C) The big-picture thinker that hones his craft over years of dedication.

What’s one super power you wish you had?
A) To not be distracted every five minutes.
B) To never forget anything important again.
C) To never lose sight of my larger goals.

“Having a very detailed daily planner makes me feel ____”:
A) Indifferent
B) Safe
C) Burdened

Tally up your results and see which responses you chose the most to find out what your productivity method is…

Mostly A’s: Pomodoro Technique for the focus-challenged

You can get things done, but your life is filled with distractions that keep you from meaningful focus. You need a method that will help you fit in bursts of productivity while giving you enough flexibility to handle unexpected interruptions. The Pomodoro Technique is comprised of 25-minute uninterrupted working streaks, interspersed with short breaks. Each work/ break streak (or Pomodoro) is marked on a piece of paper and after 4 Pomodoros are completed, you’re able to take a longer break. The idea is that 25 minute chunks of time are enough to power through significant work while staving off distractions. Over the course of a day, Pomdoros will start to add up and you’ll be able to achieve a decent amount of work while taking frequent breaks to the coffee machine or your Twitter page. But keep in mind that a Pomodoro is a sacred unit of time. As Alan Henry of Lifehacker points out, “…if you’re distracted part-way by a coworker, meeting, or emergency, you either have to end the Pomodoro there (saving your work and starting a new one later), or you have to postpone the distraction until the Pomodoro is complete.”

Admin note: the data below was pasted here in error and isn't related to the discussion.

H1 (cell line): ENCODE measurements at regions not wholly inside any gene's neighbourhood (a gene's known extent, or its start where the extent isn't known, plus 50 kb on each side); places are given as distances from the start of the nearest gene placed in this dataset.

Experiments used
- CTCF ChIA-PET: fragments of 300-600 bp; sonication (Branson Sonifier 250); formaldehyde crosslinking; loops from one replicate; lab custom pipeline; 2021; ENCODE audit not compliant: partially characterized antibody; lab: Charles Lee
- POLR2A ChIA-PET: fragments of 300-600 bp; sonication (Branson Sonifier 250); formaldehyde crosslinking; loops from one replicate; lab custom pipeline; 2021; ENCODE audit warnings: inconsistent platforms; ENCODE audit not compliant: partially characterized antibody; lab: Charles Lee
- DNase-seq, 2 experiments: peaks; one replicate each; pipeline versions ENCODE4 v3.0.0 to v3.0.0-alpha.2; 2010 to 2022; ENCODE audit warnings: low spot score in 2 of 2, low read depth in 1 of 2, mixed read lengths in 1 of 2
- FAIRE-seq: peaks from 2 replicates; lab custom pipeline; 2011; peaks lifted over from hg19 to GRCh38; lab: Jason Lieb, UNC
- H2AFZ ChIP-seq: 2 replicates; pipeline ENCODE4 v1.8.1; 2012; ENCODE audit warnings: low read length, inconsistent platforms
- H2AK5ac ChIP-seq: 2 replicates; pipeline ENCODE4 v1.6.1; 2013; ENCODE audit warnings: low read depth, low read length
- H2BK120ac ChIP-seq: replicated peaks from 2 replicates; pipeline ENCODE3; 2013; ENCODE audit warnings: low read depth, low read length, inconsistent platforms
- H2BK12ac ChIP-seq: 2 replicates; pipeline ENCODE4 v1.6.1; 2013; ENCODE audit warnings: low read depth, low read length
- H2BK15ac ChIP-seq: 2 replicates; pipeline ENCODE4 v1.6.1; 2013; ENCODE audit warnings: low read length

Any.do Tip:  Make a “Break” list in your Any.do daily planner and keep track of all the little non-Pomodoro things that you’ll need to do so they won’t distract you during your 25 minutes of work.

Complementary Method – Austin Kleon’s Analog/ Digital Workspaces: Austin Keon is the wildly popular author of Steal Like An Artist and Show Your Work!, and recently shared his analog/ digital desk setup with From The Desk Of…. “I have two desks in my office — one’s “analog” and one’s “digital.” The analog desk has nothing but markers, pens, pencils, paper, and newspaper. Nothing electronic is allowed on the desk — this is how I keep myself off Twitter, etc. This is where most of my work is born. The digital desk has my laptop, my monitor, my scanner, my Wacom tablet, and a MIDI keyboard controller for if I want to record any music. (Like a lot of writers, I’m a wannabe musician.) This is where I edit, publish, etc.” Try creating multiple workspaces for specific needs.